“Where’s waste coming from? Soon you realize it’s administrative burden, which is about 300% more,” Patel said, adding that doctors are spending only 30% of their time with patients and the rest on administrative duties.
The Internet of Things will directly affect this workload, Patel suggested. Likewise, the development of new pharmaceuticals — now around $1 billion in R&D for each new drug — will be made substantially less costly through better use of data, and there’ll be more opportunity for what he called “predictive medicine,” whereby treatments are increasingly optimized for each patient.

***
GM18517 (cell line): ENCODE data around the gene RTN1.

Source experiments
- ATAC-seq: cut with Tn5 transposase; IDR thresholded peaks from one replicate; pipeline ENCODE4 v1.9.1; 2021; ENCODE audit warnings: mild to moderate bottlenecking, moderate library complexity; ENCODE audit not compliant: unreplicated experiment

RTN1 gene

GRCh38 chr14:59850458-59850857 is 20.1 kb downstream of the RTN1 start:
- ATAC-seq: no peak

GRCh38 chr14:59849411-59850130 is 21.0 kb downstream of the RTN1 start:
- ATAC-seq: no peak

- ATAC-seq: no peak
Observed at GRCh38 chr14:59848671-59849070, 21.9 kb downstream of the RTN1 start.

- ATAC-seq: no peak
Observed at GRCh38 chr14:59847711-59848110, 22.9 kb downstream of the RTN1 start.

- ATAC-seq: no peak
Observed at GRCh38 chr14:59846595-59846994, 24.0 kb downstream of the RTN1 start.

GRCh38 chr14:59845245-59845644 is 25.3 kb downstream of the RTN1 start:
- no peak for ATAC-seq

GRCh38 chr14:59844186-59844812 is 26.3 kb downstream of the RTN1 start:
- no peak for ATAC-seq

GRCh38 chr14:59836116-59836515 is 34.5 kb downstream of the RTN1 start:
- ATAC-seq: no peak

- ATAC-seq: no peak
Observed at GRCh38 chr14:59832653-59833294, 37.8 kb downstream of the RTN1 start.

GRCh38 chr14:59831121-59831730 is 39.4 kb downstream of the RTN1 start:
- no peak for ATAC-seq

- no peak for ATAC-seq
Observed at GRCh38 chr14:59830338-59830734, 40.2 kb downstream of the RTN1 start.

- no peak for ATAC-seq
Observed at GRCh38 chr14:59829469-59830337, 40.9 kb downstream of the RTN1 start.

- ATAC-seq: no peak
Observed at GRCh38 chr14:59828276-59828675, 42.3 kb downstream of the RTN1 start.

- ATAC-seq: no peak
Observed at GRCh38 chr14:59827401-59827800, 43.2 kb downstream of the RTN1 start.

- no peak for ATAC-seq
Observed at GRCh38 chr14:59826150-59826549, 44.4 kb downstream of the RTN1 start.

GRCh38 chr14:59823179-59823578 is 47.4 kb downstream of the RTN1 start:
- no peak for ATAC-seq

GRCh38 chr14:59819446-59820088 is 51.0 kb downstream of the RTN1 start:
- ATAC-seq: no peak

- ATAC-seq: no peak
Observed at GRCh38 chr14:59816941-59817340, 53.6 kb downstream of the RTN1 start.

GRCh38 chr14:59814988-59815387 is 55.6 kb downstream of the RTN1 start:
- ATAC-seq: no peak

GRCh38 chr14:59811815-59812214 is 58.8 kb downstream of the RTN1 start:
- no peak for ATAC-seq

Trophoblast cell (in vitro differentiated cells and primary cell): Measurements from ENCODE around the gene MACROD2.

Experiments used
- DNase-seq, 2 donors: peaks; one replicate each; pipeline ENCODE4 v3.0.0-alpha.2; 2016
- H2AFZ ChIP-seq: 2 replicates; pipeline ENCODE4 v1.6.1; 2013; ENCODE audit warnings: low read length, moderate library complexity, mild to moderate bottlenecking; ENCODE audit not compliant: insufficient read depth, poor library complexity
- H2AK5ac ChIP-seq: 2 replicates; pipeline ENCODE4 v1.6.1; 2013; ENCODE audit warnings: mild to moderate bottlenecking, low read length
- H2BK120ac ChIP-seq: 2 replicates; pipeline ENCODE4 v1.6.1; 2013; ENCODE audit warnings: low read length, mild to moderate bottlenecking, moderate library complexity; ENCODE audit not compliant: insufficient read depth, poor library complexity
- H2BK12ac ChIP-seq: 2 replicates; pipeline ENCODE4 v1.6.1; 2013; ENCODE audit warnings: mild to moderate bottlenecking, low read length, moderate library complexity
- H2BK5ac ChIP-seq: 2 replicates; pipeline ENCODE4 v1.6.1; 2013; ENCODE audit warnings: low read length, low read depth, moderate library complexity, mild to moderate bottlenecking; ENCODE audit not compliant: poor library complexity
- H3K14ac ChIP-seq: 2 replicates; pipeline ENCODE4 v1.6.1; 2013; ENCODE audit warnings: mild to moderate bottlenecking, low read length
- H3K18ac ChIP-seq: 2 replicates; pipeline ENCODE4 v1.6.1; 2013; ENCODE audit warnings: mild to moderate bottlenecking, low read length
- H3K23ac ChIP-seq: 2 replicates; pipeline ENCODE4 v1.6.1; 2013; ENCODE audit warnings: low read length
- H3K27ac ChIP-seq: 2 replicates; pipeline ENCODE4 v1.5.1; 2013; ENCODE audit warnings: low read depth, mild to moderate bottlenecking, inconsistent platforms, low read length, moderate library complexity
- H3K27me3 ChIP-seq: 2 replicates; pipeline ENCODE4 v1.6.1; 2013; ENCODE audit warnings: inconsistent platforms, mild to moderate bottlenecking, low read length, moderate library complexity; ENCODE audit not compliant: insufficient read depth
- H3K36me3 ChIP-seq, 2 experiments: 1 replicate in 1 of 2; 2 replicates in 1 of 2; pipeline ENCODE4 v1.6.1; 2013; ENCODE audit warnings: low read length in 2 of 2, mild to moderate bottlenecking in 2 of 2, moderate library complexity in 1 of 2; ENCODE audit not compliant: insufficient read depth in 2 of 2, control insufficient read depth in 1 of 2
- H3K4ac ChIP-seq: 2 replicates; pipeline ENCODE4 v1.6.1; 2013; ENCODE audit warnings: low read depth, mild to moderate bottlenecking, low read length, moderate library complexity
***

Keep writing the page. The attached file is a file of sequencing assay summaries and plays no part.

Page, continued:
The IoT plays a significant role in a broad range of healthcare applications, from managing chronic diseases at one end of the spectrum to preventing disease at the other. Here are some examples of how its potential is already playing out: